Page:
Flutter Ramps Up Responsible Gambling Investments In UK And Ireland Ahead Of New Regulation

Flutter Ramps Up Responsible Gambling Investments In UK And Ireland Ahead Of New Regulation

Flutter Entertainment is currently spending more than EUR 100 million ($112 million) yearly on safer gambling initiatives in Ireland and Britain. The increased responsible gaming efforts come as both jurisdictions move to tighten their regulations.

The industry giant’s chief executive for the UK and Ireland division, Conor Grant, estimates it spent GBP 48 million ($53.9 million) across the two countries in the first half of this year. In 2021, the total was GBP 93 million.

Back in August, the company shared its financial results for H1, showing its UK revenues fell by 4% when compared to the same period last year – a decline attributed to the implementation of safer gambling initiatives, ahead of the long-awaited reforms to gaming laws, along with a fall in user activity in the online verticals.

As reported by Irish Times, Grant acknowledged the company has “taken some pain,” but still believes that it is “the right thing to do.” He stated that it is all about the sustainability of the business, and argues that the vast majority of the group’s investors agree with this approach. “No one wants to benefit from others’ misfortune,” he added.

Regulation looks like it is finally coming to Ireland, which is significant for Flutter as it has its headquarters in the region, alongside its betting shops and websites operational there as well. The Government recently named senior civil servant Anne Marie Caulfield as chief executive-designate of the Gambling Regulatory Authority of Ireland. Legislation is due to be published this fall, formally creating the new body and modernizing a 90-year-old law in the region.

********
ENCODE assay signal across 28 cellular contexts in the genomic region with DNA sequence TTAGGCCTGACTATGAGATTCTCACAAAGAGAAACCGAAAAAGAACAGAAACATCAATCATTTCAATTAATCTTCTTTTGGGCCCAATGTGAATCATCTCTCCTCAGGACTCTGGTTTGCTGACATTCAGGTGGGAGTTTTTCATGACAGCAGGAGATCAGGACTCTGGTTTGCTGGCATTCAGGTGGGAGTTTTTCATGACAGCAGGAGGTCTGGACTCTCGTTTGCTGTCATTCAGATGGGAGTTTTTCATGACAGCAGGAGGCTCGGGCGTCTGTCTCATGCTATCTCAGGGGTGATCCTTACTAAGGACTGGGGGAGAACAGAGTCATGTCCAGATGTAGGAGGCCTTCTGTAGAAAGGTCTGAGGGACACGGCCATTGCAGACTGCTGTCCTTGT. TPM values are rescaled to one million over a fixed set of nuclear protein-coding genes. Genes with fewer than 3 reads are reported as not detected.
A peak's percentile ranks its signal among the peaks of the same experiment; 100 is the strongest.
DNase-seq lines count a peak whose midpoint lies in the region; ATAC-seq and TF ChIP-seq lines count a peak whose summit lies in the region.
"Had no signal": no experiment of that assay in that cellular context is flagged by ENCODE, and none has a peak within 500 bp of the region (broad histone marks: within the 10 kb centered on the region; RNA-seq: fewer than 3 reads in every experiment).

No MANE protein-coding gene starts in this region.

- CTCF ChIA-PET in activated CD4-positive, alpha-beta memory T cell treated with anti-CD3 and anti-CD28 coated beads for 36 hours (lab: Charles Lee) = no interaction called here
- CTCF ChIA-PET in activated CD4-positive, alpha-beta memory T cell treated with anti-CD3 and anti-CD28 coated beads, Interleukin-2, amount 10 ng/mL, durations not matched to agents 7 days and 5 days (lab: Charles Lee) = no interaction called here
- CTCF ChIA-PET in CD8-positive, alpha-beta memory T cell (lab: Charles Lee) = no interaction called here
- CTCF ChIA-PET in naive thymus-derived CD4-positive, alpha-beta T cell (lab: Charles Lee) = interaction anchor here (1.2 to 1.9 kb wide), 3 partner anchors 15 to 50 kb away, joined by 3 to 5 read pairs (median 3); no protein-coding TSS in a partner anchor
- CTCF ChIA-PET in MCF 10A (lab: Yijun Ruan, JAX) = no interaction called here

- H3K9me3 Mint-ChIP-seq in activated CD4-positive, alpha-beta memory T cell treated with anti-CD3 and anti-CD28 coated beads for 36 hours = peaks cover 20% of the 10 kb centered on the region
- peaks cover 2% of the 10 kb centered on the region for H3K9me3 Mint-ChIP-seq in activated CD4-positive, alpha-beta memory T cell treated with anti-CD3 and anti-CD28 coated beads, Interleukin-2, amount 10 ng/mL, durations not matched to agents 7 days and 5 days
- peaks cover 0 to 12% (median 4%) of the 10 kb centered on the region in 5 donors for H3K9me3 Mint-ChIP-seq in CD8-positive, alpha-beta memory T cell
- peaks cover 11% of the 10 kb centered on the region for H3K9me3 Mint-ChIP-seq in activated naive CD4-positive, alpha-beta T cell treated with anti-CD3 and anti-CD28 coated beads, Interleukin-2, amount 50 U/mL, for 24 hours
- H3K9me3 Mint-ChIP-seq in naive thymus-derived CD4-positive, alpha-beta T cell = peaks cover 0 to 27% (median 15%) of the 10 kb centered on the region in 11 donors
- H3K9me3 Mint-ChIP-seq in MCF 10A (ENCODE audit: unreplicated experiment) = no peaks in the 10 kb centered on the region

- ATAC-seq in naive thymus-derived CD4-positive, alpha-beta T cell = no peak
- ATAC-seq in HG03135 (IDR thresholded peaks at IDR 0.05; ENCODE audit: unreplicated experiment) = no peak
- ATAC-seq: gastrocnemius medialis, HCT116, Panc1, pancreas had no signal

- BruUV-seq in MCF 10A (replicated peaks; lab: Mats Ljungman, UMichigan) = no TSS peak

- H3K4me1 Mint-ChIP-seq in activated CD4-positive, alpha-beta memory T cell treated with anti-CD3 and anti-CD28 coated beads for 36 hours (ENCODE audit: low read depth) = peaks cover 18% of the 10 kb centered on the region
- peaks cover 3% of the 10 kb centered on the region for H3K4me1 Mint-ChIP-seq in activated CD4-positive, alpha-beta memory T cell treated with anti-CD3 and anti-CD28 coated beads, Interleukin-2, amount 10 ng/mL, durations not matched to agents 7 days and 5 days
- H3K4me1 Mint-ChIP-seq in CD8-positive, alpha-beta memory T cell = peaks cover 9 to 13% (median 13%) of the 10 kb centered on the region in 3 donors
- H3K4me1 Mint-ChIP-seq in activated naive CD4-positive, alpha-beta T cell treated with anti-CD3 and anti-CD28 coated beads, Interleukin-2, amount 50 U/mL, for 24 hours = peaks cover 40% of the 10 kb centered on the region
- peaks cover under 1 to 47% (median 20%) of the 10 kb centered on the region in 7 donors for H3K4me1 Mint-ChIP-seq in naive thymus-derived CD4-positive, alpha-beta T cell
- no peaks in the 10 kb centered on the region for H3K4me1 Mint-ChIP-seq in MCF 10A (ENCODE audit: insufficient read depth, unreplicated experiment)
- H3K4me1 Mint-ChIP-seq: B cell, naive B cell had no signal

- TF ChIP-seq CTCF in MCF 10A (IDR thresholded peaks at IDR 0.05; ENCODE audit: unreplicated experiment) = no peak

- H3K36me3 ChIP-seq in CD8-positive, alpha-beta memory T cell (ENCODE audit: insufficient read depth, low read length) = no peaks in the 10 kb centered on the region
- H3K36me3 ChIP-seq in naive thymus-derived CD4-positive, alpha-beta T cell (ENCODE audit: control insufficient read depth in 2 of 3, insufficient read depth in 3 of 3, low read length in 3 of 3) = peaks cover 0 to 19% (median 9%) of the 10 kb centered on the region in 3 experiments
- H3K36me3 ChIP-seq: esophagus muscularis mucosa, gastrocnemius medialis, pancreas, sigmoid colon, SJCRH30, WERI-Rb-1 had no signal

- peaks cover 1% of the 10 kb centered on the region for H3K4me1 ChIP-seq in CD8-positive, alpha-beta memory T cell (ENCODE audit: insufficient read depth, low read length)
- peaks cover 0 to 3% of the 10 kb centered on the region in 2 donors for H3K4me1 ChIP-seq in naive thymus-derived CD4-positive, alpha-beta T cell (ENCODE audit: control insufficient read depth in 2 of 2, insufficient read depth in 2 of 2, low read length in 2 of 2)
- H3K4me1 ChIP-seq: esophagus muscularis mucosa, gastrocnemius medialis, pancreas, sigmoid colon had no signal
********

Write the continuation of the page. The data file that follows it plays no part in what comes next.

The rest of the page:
The authority will license betting businesses, including websites, sportsbooks and casinos. It will have powers to sanction operators that break the law and remove their licenses in case it is required. It will oversee their advertising, and require them to contribute to a fund to aid problem gambling, give more general consumer protection and prevent fraud.

The new body is expected to be up and running next year, according to Grant, who stated the group always favors regulation as it creates “a level playing field for everyone.”

“Ireland has lacked a regulatory framework. From our perspective, it’s now a case of let’s make sure that this is well-funded and well-resourced,” he said, as reported by Irish Times. However, he pointed out that the Republic has tended not to provide statutory regulators with the resources that are needed and that there is a risk it will repeat the mistake again.

Anne Marie Caulfield However, former chief executive and board member of Flutter’s Paddy Powers Stewart Kenny questions Caulfield’s appointment as he believes the Government should have looked for someone with direct, international experience in dealing with the modern betting industry.

He considers the country should have looked to Australia or other nations and regions where they have made strides in tackling problem gambling in the online era. He also argues that neither the Coalition nor James Browne, the Minister of State responsible for publishing the new legislation and creating the authority, seem very interested in either the issue itself or the new regulator.

Even though there are no moves to update British laws, and a white paper due on the issue was shelved pending the outcome of the recent Conservative Party leadership election, Flutter stated it will continue to invest in its safer gambling division there. This year the company imposed a GBP 500 sterling a month deposit limit on all Irish and British customers aged under 25. It also bars customers from using credit cards to bet, replicating a UK statutory ban.

The brand’s digital alert system is designed to pick up on 270 separate “triggers” indicating that an individual customer may be on track to developing a problem. This is based on the group’s experience with those who have voluntarily excluded themselves in the past. These triggers include increased losses, behavioral changes and more.